Shorter prison sentences may save taxpayers money
Updated On: Sep 05 2013 06:31:19 AM EDT
Judges are often applauded for being tough on crime, but few ever think about the cost to taxpayers for a lengthy incarceration.
One judge says in some cases it may be in the public's best interest to give a shorter sentence.
Metro Detroit sees crime cases every day, but after the headlines, what happens next?
Those who are caught and convicted go to jail or prison. Many for a very long time.
"The United States has the longest sentences of any country in the western world," said Hon. Avern Cohn of the United States District Court for the Eastern District of Michigan.
The Honorable Cohn has been a federal judge for decades. He has seen the state and federal prison system explode in size during his time on the bench.
"When I came to the bench it was 24,000," said Cohn. "Last year it was 218,000."
And with it, the cost of taking care of all those prisoners.
"In the state system, one-third of the state budget goes to the department of corrections," Cohn said.
It is taxpayers who pay for all the new prisons, the guards, the food and medical needs.
Cohn said, "The cost of incarceration is a consciousness now that we've got an elephant in the room, so to speak."
It's a price most are willing to pay to keep criminals out of our neighborhood, to send a message to others thinking about committing crimes. And as a punishment to those who break the law, many Metro Detroiters say do the crime, do the time.
"I feel like they should stay in prison a long time," said Maureen Gabriel of Shelby Township. "I don't think it's safe to bring them out in the streets again."
But now with a tight economy and a demand that tax dollars be closely monitored, there is a movement in some legal circles to talk about saving money by giving shorter sentences in certain kinds of cases.
Local 4 legal expert Keith Corbett said, "Its like Marshall Dylan saying go to jail or get out of town by midnight, so the guy has the option to get out of town."
Corbett is a former federal prosecutor who prides himself on a career of locking up bad guys. He says putting cost into the equation for sentencing is a recipe for disaster.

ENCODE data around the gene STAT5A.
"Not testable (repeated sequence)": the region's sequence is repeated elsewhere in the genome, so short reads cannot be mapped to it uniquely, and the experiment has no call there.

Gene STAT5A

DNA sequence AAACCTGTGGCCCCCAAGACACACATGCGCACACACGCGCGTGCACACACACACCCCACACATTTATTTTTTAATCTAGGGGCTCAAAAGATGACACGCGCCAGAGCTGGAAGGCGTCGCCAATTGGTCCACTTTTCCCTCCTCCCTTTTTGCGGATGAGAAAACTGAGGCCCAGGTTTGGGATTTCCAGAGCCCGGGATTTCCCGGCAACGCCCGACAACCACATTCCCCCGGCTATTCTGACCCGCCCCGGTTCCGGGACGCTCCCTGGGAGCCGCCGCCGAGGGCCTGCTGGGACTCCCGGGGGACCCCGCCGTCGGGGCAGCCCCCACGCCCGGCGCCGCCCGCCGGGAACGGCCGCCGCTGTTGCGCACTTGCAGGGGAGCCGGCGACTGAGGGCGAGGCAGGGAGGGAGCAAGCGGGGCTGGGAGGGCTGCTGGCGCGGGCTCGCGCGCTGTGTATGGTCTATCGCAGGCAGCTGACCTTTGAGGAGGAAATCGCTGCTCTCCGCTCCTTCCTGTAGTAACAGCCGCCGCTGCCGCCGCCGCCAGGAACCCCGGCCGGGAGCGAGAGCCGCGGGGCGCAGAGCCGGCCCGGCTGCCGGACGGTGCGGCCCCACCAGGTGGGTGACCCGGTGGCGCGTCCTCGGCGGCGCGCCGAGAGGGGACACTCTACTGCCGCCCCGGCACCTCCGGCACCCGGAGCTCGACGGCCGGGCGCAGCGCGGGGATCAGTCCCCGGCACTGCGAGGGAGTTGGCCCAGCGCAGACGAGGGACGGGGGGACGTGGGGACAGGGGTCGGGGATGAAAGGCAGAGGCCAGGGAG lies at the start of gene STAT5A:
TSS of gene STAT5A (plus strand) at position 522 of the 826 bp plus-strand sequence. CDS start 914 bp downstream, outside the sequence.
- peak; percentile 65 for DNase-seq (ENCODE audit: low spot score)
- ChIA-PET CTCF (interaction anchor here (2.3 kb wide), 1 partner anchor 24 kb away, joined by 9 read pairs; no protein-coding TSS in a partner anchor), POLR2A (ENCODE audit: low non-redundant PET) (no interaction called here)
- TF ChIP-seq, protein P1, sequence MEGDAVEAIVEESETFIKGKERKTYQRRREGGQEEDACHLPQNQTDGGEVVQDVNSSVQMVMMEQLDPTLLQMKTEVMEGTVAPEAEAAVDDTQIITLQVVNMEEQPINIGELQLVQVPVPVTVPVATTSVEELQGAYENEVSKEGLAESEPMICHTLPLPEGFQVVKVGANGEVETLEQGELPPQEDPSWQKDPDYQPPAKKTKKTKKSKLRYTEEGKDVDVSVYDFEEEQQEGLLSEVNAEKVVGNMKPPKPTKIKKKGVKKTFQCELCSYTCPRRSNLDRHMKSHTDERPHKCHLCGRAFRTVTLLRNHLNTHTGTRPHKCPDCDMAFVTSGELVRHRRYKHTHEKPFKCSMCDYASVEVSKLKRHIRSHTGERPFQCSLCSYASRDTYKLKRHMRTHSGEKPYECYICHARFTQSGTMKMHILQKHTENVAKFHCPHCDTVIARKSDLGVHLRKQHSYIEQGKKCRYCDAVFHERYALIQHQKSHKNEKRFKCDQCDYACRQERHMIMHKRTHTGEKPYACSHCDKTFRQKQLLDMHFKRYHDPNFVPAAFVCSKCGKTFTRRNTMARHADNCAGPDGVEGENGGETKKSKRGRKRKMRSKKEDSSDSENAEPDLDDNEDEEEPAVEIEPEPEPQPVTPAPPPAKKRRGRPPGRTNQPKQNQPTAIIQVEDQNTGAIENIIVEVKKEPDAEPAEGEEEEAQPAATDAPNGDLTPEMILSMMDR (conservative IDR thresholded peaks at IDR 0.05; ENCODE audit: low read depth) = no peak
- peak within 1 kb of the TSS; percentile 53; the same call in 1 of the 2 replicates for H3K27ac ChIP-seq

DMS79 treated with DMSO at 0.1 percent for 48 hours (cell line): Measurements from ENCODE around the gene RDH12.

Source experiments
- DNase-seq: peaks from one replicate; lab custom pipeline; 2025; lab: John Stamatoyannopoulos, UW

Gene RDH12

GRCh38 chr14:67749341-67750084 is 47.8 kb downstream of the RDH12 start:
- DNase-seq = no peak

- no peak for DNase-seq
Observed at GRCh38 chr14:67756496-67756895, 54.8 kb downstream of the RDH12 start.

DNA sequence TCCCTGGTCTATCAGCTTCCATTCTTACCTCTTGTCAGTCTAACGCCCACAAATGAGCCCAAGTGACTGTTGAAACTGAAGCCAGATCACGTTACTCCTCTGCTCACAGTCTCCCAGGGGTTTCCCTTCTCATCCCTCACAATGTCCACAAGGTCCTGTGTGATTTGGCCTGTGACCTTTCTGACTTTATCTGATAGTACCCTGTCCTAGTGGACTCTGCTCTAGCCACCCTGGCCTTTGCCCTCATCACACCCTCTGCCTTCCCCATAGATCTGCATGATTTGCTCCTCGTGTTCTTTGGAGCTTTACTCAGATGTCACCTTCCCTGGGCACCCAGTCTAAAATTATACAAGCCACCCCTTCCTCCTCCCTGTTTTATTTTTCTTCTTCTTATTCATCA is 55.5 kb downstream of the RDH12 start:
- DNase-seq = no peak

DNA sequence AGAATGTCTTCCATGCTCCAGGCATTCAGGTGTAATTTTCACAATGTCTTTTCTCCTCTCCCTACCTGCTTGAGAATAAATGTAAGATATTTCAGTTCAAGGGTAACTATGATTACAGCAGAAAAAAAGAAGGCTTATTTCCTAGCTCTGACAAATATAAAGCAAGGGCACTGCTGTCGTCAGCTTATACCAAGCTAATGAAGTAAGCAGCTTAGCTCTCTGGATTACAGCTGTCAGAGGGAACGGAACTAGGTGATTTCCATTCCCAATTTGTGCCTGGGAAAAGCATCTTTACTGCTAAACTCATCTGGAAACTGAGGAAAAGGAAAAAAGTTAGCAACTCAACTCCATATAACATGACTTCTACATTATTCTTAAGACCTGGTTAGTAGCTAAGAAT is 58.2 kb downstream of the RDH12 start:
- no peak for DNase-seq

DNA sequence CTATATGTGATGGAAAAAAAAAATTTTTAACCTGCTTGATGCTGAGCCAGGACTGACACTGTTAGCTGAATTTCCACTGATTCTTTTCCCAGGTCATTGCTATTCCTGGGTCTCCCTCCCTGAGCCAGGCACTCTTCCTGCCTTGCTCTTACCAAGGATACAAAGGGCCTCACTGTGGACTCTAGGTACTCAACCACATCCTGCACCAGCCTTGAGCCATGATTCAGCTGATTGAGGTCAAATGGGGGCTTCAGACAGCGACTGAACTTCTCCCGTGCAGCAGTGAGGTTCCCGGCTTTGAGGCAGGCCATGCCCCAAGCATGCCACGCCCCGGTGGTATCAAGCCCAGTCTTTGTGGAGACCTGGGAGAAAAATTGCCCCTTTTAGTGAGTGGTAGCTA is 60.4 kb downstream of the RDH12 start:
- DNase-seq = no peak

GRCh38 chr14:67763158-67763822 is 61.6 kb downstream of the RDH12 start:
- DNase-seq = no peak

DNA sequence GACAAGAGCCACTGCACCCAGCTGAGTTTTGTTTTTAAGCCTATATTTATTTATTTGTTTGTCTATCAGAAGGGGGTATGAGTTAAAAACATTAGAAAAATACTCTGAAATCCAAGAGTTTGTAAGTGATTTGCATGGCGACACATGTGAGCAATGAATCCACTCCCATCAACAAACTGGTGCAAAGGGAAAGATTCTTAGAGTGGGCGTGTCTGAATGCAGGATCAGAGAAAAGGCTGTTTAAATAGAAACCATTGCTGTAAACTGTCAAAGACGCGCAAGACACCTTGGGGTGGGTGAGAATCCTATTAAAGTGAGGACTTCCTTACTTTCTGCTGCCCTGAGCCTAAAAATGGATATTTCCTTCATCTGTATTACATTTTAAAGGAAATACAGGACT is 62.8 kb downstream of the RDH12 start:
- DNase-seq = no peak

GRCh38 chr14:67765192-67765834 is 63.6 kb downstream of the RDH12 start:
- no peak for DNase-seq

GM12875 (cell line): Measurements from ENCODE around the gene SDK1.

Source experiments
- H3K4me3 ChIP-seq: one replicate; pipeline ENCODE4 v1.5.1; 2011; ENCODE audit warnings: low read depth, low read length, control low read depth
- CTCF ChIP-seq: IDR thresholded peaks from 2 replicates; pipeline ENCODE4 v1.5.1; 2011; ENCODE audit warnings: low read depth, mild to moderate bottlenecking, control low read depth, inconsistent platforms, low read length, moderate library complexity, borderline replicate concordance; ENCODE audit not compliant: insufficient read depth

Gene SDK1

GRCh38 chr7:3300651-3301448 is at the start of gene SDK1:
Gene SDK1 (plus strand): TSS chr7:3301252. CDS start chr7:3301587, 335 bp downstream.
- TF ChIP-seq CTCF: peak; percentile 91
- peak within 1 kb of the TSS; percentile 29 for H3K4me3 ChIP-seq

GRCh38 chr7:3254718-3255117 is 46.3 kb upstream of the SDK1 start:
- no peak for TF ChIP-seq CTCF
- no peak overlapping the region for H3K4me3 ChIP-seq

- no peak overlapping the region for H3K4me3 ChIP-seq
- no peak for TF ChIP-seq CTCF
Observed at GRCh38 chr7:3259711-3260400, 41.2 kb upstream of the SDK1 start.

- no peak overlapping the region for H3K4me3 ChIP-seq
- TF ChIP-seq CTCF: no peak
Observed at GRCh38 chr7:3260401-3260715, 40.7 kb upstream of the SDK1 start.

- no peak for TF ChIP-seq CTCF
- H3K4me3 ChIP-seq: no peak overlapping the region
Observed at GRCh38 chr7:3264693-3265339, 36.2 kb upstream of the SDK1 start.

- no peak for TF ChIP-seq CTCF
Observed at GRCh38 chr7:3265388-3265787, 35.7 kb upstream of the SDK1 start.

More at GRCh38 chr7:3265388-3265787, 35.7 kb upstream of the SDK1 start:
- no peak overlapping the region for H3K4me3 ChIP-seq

"Anytime you don't give someone jail time, you save the tax payers money, at least in the short term," Corbett said. "Of course, if they come back and do whatever it is again and again, there is no doubt that you haven't saved them (the taxpayers) any money, and you perhaps caused them more grief."
Right now, in our federal court, there is a case involving a violent gang of robbers. They used guns, tied up victims and hit so many stores, they are looking at 80 years in prison.
The robbers are 20-years-old, and at a cost of $30,000 a year, tax payers will have spent over a $ 1 million on each inmate by the time the inmates turn 60. And they could still live for another 30 years after that. But how likely are they to commit new crimes in their 70s, 80s or 90s?
"After the age of 60 or 70, bank robbers retire, so you don't have to send them through the rest of life," Cohn said.
There is no guarantee they won't commit more crimes, but one thing is certain -- the older they get in prison, the more expensive it is to take care of them.
Cohn said that's because you have people who can't walk, or go blind or need special diets.
In another local case, a big time heroine dealer was busted. Prosecutors want him locked up for at least a dozen years. The defense said he is an illegal alien and as soon as he gets out, he will be deported to another country. The defense says six years is plenty of time and tax payer money to send a message.
"Why should an American citizen wind up doing more time in jail than a person who is here either as a visitor or illegally?" asked Corbett.
"All I know is they're going to go back and that's a factor," said Cohn.
Or are we better off sending a message that if you sneak into the country and commit a dangerous crime, you will pay?
"They will have to deal with that where they are sending him," said Detroit resident Raychel McCoy.
"Sometimes you decide that the interest of society requires they be punished, even though you know eventually they'll be sent back," said Cohn.
There is no right or wrong answer. Each judge looks at every case individually. Is it a first time offense? Are they likely to break the law again? Are they dangerous? Can they be reformed? And now, how much will it cost, and what is in the overall best interest of the community?
"If it is a non violent crime, it could save some money," said Jody Ostntoski from Mount Clemens.